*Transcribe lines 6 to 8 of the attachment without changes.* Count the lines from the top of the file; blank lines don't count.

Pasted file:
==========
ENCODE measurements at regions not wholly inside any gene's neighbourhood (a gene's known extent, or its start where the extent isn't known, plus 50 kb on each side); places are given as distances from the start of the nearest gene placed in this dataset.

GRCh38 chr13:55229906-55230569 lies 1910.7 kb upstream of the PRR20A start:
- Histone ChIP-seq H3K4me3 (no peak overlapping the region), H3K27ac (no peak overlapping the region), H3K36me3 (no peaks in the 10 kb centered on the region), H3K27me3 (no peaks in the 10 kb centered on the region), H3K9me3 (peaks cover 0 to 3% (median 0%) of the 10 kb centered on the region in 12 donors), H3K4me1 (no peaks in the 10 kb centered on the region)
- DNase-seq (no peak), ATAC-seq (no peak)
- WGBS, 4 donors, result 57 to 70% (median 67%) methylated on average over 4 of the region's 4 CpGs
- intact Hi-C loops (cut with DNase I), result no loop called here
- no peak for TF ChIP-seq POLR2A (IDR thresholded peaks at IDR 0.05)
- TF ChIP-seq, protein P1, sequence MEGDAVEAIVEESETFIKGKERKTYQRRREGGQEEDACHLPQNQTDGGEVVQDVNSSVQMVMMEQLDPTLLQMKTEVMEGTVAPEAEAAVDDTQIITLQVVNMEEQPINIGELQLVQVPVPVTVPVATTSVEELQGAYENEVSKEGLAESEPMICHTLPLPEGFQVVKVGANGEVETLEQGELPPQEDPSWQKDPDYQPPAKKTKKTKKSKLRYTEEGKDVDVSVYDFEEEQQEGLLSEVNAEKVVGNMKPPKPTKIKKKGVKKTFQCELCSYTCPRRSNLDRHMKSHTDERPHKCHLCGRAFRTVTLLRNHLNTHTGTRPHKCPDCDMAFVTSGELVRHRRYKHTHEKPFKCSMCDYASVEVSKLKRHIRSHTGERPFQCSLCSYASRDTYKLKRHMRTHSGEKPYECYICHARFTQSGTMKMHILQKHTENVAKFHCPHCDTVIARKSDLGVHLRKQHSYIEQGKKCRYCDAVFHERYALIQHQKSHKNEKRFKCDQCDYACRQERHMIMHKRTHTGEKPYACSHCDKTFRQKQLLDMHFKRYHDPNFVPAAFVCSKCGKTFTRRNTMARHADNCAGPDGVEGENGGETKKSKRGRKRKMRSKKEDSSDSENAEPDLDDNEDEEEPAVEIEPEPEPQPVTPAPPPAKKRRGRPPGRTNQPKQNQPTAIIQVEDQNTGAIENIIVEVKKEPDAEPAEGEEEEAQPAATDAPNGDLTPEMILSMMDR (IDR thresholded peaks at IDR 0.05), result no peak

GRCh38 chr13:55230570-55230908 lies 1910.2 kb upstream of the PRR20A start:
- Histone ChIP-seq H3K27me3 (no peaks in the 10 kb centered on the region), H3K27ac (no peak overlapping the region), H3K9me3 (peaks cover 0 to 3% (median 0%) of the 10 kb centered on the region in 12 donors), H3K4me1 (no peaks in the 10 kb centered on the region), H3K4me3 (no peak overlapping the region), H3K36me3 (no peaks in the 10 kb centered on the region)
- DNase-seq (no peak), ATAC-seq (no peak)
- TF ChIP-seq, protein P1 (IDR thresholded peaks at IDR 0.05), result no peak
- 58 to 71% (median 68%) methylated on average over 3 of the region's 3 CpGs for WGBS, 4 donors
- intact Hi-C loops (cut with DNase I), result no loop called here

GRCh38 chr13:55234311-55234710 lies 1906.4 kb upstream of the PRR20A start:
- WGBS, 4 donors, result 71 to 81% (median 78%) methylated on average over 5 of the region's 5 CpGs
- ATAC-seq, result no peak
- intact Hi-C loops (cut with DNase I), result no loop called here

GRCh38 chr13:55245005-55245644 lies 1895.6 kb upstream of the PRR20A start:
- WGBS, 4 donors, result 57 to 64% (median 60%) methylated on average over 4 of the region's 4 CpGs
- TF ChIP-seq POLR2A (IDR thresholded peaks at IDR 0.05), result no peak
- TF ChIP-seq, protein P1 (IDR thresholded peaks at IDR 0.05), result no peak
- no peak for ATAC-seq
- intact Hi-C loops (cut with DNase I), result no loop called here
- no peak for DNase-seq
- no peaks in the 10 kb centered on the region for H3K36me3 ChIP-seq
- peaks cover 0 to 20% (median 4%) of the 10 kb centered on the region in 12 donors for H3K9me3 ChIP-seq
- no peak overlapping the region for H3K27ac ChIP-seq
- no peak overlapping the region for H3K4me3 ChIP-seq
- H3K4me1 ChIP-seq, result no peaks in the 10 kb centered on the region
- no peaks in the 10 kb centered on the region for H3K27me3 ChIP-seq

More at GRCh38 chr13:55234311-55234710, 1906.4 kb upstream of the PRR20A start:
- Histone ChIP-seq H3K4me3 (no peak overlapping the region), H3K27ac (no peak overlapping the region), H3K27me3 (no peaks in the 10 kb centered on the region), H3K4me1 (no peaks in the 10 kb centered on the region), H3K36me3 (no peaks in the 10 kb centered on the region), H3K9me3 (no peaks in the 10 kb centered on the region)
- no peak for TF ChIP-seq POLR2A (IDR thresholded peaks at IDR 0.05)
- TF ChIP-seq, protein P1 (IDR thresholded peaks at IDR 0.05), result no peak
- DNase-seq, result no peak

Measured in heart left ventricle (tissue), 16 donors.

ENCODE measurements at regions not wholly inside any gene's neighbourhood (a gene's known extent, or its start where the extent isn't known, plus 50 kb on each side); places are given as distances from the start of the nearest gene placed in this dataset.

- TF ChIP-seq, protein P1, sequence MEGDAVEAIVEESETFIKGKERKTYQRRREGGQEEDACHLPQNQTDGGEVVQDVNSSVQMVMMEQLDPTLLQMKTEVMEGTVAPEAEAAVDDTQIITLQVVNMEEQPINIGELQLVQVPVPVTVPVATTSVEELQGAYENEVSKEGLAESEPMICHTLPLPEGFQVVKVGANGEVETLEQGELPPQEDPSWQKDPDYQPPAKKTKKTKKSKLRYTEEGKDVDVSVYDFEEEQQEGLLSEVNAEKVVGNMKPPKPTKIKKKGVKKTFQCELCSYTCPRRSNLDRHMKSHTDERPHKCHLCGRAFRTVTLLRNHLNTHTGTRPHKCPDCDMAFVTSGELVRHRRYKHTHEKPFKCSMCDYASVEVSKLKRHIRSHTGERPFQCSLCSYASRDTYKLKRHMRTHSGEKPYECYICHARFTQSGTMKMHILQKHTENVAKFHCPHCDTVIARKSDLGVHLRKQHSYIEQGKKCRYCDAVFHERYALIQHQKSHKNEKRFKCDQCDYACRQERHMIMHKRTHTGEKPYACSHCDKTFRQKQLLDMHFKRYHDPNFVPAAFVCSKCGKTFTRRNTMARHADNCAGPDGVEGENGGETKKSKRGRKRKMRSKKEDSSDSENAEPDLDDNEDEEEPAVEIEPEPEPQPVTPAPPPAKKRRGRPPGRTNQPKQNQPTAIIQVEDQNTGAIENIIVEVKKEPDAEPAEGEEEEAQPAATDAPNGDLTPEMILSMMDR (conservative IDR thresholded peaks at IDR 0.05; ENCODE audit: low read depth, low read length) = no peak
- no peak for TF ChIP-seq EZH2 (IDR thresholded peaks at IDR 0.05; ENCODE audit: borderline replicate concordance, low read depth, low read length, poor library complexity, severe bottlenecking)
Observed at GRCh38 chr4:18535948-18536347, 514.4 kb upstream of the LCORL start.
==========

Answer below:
- intact Hi-C loops (cut with DNase I), result no loop called here
- no peak for TF ChIP-seq POLR2A (IDR thresholded peaks at IDR 0.05)
- TF ChIP-seq, protein P1, sequence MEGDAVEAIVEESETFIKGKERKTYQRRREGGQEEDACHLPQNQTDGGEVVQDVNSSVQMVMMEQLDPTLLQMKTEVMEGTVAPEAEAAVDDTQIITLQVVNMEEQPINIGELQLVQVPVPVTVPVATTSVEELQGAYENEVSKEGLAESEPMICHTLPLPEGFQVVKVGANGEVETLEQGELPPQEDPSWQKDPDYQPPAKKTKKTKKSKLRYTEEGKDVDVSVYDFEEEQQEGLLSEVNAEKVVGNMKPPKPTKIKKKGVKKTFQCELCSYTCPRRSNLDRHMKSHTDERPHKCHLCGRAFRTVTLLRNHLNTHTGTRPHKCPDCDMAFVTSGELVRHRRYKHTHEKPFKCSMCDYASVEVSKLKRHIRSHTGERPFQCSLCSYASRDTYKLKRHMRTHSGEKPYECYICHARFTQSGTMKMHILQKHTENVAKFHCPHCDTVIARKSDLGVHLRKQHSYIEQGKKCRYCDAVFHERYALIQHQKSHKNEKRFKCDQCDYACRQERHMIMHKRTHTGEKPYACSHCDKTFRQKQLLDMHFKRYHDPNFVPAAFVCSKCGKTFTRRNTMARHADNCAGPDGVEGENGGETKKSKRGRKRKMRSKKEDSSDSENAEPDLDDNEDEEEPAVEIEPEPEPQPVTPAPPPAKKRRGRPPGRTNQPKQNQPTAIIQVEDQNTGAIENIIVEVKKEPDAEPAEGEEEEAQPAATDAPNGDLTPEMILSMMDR (IDR thresholded peaks at IDR 0.05), result no peak